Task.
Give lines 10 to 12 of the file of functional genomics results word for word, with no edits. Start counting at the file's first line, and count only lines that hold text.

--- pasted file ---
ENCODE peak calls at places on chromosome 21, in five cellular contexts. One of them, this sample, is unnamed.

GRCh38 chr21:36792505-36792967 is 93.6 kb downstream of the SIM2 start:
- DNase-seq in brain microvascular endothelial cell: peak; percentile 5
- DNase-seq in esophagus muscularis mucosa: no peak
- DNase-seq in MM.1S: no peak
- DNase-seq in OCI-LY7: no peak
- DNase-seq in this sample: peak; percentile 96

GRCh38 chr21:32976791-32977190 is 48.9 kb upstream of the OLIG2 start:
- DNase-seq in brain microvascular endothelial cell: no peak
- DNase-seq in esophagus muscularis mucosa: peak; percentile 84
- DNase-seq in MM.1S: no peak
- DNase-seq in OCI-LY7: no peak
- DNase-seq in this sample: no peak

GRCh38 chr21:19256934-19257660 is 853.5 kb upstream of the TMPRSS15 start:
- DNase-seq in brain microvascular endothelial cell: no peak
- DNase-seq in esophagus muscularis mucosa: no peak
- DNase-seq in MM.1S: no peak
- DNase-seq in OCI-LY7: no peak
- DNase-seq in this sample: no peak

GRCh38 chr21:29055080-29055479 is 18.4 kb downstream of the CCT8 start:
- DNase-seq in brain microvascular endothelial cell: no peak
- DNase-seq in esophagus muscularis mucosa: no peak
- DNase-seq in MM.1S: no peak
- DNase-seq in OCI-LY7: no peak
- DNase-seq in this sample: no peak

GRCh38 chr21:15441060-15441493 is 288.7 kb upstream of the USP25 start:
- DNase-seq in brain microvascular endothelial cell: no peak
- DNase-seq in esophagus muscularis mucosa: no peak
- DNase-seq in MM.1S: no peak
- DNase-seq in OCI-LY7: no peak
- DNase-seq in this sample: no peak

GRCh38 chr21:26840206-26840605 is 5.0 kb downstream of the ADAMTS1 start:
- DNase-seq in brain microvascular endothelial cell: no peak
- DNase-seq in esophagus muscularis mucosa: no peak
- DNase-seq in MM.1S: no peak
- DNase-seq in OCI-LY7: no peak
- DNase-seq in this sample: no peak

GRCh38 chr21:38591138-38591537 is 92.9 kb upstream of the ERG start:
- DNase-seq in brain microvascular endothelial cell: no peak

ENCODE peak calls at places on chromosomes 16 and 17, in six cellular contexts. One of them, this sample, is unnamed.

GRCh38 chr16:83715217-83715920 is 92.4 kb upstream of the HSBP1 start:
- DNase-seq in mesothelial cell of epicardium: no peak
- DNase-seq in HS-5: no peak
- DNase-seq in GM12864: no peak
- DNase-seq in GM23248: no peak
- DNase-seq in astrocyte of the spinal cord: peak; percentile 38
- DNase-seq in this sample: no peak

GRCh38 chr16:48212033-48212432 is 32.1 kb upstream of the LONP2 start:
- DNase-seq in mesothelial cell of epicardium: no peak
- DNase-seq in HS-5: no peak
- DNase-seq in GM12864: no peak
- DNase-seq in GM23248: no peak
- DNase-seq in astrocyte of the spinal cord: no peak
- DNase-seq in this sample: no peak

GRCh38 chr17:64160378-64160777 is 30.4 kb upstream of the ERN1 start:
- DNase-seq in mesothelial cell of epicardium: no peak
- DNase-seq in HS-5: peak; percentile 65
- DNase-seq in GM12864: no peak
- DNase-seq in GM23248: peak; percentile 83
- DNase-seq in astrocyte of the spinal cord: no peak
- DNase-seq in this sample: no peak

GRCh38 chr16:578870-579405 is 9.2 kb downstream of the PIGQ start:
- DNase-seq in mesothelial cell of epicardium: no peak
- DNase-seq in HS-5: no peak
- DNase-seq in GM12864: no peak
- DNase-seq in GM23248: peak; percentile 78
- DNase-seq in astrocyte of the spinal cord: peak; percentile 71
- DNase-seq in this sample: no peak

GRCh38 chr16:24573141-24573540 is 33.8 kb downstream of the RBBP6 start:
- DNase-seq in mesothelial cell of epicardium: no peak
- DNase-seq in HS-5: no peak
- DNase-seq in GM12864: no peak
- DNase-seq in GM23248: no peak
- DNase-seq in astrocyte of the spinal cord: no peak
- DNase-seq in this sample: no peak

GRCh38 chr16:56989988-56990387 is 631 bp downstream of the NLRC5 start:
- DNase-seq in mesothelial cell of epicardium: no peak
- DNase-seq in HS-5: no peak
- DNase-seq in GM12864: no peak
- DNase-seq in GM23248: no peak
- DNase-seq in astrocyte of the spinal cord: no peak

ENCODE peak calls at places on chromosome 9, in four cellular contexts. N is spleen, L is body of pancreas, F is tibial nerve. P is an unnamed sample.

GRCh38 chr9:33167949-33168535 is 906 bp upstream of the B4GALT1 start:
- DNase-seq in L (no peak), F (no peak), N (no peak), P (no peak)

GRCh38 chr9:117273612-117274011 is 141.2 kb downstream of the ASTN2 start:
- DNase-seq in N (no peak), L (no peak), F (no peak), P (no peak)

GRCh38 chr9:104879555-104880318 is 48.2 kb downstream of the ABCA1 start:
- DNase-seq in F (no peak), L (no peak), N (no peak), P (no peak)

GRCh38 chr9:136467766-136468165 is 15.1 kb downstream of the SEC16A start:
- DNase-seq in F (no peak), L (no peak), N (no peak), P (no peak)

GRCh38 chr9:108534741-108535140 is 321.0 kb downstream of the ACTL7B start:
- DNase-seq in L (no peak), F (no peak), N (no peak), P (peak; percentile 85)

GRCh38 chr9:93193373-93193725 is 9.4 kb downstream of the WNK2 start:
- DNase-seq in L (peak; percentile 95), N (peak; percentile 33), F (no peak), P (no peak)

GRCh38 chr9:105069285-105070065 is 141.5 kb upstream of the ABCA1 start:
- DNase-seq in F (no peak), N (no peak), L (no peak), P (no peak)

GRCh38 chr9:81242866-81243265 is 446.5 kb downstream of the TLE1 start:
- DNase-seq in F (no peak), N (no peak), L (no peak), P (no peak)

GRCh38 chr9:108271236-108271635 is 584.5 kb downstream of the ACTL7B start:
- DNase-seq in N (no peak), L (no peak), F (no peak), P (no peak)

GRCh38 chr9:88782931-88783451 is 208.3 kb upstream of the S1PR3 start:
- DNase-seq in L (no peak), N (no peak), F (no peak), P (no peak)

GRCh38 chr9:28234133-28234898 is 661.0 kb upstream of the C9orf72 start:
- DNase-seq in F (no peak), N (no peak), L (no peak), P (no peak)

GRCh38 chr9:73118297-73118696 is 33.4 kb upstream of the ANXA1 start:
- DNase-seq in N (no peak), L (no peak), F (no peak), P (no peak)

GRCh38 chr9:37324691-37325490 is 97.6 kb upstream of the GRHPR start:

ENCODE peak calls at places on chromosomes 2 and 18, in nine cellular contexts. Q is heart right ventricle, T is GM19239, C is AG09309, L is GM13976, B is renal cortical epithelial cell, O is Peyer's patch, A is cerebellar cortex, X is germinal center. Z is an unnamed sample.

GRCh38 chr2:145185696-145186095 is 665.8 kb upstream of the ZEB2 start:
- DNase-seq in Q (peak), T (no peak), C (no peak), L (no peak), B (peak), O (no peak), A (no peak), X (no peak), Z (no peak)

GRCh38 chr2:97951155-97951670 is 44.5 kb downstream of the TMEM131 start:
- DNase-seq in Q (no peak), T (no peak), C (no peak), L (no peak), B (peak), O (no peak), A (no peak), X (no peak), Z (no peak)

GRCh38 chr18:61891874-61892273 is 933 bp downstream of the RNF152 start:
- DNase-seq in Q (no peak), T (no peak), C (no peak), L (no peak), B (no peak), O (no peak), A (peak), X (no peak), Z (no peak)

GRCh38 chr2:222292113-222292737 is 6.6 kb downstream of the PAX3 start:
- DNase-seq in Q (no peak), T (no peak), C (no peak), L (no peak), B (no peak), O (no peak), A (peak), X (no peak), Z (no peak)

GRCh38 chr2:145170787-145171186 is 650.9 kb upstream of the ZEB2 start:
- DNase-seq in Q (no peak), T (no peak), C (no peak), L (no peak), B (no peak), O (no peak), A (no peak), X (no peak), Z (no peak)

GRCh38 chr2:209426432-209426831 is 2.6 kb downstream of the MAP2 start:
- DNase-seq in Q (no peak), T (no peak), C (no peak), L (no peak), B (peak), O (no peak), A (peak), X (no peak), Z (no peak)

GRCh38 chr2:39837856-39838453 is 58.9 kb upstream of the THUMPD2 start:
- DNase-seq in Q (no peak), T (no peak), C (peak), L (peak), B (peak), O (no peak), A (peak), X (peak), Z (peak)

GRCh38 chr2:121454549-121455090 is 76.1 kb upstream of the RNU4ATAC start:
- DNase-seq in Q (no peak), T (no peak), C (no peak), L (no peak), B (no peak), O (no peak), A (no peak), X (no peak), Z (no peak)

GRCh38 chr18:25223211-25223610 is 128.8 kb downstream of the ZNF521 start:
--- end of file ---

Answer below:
- DNase-seq in esophagus muscularis mucosa: peak; percentile 84
- DNase-seq in MM.1S: no peak
- DNase-seq in OCI-LY7: no peak